Requiem for the Triple Rock

Nato crowdsurf

Article and photos by Kasey McKee

Today is the Triple Rock Social Club’s final day of operation.

So a bar is closing. Big deal. Happens all the time, right? Such is the conventional wisdom.

While I can’t lay claim to being a regular at the Triple Rock, I will say that I have been going to shows there (regularly) for several years, and it has impressed me in the following ways:

It has been affordable. A five-dollar cover was pretty much standard, and I only paid more than ten dollars once, to see a national act.

It has been a music club that has felt safe and inclusive, and one that values female musicians artists as full participants, rather than novelties.

Lutheran Heat and Bug Fix

It has been a club that has taken chances with performances, like last summer’s Tribute to Bones Malone, a theater piece. I have seen many strange and perplexing acts perform there, and I feel I am the better for having seen them.

It has been an attainable career goal for many Twin Cities bands: prestigious, but always within reach.

It has been a bar where you could be sure you’d see a familiar face. There was a palpable sense of community and belonging, from the graffiti on the walls to the intimacy of the half-room shows.

What impressed me most, though, is that it was a Punk Rock venue.

Arms Aloft and Nato Coles & the Blue Diamond Band

It’s been said that Punk, along with Hip-Hop, is the folk music of our era, a form of expression that is accessible to even the least technically-skilled among us. Anybody can do it, and it’s music that embraces the rough edges as part of the package. Punk: the music of the disenchanted, those who are frustrated with the status quo, who harbor that spark of creative passion in a world of enforced conformity and stultifying prospects (“No future,” as Johnny Rotten once snarled).

Last night’s show at the Triple Rock was a Punk experience of the highest order. The entertainment featured six bands: Lutheran Heat, Bug Fix, Arms Aloft, Nato Coles & the Blue Diamond Band, Citric Dummies, and a surprise performance by the Dillinger Four. It was all there: the energy, the community, the music.

There was outspoken political commentary, like when Arms Aloft guitarist Seth Gile said to a cheering crowd:

“I just have two things to say: Fuck Donald Trump, period. And fuck all the people who surround Donald Trump, double period.”

There were defiant gestures, like the brilliant moment when Nato Coles and company all took the stage smoking cigarettes.

Citric Dummies and Tigger Lunney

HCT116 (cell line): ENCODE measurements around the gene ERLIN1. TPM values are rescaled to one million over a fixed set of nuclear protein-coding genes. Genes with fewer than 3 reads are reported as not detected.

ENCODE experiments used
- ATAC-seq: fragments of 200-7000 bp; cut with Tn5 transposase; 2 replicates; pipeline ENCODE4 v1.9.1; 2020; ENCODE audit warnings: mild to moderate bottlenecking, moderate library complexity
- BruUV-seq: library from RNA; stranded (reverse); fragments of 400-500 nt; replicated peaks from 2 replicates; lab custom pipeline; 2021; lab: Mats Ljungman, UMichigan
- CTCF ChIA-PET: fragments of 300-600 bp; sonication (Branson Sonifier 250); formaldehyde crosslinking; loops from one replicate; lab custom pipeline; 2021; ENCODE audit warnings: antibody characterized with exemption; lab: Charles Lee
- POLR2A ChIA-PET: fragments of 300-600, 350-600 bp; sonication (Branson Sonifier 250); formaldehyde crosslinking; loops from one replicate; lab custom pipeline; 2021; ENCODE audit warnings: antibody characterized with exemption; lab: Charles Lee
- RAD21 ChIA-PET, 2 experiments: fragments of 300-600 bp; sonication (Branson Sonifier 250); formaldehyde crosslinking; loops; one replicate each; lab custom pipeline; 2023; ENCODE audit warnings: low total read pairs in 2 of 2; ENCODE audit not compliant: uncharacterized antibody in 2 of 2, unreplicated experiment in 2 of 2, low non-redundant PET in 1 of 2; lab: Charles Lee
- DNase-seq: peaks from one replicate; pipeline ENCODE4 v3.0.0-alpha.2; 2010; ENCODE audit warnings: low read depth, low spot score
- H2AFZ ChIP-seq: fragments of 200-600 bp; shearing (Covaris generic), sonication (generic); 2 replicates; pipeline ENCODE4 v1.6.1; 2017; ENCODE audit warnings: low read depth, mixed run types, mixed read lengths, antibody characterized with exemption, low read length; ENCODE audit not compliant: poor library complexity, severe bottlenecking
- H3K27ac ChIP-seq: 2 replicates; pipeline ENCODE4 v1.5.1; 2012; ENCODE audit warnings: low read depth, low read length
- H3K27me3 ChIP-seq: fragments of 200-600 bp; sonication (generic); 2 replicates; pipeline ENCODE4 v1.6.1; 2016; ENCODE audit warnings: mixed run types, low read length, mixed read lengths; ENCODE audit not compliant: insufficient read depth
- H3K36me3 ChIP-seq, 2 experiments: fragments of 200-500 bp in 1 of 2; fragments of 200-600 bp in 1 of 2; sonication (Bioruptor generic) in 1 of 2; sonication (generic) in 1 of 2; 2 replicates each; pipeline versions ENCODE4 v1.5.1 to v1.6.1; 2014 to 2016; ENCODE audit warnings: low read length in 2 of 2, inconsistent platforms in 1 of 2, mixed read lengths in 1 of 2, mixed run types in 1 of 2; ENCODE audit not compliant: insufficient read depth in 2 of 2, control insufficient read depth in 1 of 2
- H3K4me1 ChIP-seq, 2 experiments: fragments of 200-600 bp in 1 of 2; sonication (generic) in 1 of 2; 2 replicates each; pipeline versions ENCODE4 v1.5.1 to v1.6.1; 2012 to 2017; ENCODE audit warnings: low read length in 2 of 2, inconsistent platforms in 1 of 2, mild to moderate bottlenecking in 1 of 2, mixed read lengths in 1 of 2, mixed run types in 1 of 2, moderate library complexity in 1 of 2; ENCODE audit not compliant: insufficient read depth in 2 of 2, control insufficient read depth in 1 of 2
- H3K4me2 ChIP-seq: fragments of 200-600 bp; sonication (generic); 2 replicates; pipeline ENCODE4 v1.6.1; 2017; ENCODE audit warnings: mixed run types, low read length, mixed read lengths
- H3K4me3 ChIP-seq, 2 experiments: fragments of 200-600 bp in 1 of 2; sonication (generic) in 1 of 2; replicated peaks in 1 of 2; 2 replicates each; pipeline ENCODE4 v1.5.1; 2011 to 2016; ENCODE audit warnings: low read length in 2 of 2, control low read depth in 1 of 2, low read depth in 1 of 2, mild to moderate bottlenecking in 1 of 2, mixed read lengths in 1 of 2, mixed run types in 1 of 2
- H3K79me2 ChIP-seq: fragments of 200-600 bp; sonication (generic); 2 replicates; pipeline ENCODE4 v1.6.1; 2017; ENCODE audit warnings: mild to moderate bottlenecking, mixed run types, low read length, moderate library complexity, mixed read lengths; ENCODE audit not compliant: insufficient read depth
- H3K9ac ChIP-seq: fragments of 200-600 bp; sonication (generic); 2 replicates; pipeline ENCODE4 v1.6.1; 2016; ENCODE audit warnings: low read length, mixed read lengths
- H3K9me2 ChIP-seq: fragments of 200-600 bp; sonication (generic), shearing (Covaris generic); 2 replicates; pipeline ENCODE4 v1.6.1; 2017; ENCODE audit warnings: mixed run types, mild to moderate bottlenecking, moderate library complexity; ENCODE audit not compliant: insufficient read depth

There was biting satire, like when Citric Dummies vocalist Drew Ailes introduced their song “I’m Gonna Win (The Super Bowl)”:

“This is a song about a guy who dreamed about winning the Super Bowl because he thought he would make a lot of friends and they would all visit him, but it turned out they were the wrong kind of friends…”

Then there was the frenzy of the slam-dancers, the kids tossed about by the chaos of the crowd, pushed down, only to be helped back up by those around them. Some, in a moment of sublime transcendence, were lifted high above the crowd itself.

Dillinger Four

Much like last week’s show organized by UnderCurrentMpls (on November 13th), the mood was bittersweet. A night of spectacular performances, but haunted by the specter of the inevitable.

Throughout the night, I overheard those around me who talked about wanting to buy the fixtures, to take home a piece of the bar. One attendee jokingly mentioned scaling the wall outside to nick the iconic sign. I don’t think this was the behavior of mere scavengers. Rather, it seemed like the only way of expressing a sense of loss, a desire to retain some tangible evidence of a place that has meant so much.

While I can sympathize, I feel like the meaning isn’t in the physical trappings—the bricks and the bar and the black plastic backdrop. The meaning is in how such a location can bring people together and form a shared experience. It’s the intangible way that a certain place can make you feel at home, like you belong somewhere. It’s a very delicate thing. It may be corny, clichéd, Christmas-movie stuff, but isn’t that the real lesson to be learned from the Triple Rock Social Club?

Because ultimately, when the doors finally close, all that is left will be a few photographs and the memories that were formed between its walls.

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